Equine Reproductive Tract Bacteria Studied

One study showed bacteria on stallions’ external genitalia do not appear to affect stallion or mare fertility.
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Breeders who utilize live cover can breathe a sigh of relief: While live cover breeding facilities sometimes face pathogenic bacteria outbreaks, results from a study led by University of Kentucky PhD student Katheryn Cerny, MS, demonstrated bacteria on stallions’ external genitalia does not affect stallion or mare fertility.

The study’s purpose, explained Cerny, was to investigate the occurrence of potentially pathogenic bacteria on stallions’ external genitalia to determine if bacteria present on the stallion impacts pregnancy and pregnancy rates. She also studied the occurrence and type of bacteria in the mare’s uterus after live cover breeding to stallions with or without positive bacterial cultures.

Two Central Kentucky Thoroughbred farms (15 stallions and 206 mares) participated in the study during the 2010 and 2011 breeding seasons. The research team collected samples for bacteriological evaluation from the stallions’ prepuce and post-ejaculate urethra. In mares they took uterine swabs 18 to 36 hours after cover. They also tracked mares for pregnancy at Day 14 and pregnancy loss after Day 14.

Culture results showed 22.4% of stallions tested positive for potentially pathogenic bacteria, with Streptococcus zooepidemicus accounting for more than half (51.1%). In mares, 29.2% of uterine cultures tested positive, the vast majority also with S. zooepidemicus (90.9%). Cerny determined, however, that these positive bacterial culture results did not impact breeding. "This study found that there was no difference in pregnancy rates between mares bred to a stallion that had a culture positive for potentially pathogenic bacteria compared with mares bred to a stallion that had a negative culture," she explained. "Also, the bacteria that was cultured from the uterus after breeding was not likely to be the same bacteria that was found on a positive-culture stallion at the time of breeding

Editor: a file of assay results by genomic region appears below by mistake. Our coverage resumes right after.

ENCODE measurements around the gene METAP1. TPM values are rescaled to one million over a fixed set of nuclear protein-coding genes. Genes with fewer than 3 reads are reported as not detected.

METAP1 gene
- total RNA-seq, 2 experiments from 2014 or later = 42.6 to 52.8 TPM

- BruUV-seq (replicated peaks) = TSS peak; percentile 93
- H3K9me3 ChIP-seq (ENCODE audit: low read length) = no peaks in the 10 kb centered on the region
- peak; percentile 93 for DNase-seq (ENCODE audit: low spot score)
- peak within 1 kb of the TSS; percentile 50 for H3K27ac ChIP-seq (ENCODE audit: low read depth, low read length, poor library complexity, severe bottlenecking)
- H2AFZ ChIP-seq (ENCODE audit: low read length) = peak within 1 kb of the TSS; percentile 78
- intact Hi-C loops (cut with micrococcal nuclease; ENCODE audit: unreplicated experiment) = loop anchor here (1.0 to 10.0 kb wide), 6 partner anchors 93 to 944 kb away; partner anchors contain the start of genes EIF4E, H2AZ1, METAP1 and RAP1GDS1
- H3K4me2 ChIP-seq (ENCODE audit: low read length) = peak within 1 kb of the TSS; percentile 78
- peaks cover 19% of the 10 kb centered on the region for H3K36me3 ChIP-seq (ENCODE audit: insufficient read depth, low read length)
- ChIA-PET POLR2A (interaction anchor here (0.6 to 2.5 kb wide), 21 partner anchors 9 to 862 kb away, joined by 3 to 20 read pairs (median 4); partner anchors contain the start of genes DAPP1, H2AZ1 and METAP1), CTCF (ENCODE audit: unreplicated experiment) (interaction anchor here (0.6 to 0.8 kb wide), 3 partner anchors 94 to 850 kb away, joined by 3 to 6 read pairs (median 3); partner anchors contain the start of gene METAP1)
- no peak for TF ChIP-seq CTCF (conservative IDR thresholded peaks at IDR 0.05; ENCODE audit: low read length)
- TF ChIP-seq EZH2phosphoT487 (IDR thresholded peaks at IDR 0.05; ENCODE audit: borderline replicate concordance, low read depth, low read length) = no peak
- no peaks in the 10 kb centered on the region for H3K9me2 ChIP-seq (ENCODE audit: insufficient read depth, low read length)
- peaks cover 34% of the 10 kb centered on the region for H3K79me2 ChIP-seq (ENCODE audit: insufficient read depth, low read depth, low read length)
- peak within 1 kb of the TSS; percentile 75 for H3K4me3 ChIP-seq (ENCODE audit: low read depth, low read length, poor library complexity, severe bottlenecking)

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Freelance journalist Natalie DeFee Mendik is a multiple American Horse Publications editorial and graphics awards winner specializing in equestrian media. She holds an MA in English from Colorado State University and an International Federation of Journalists’ International press card, and is a member of the International Alliance of Equestrian Journalists. With over three decades of horse experience, Natalie’s main equine interests are dressage and vaulting. Having lived and ridden in England, Switzerland, and various parts of the United States, Natalie currently resides in Colorado with her husband and two girls.

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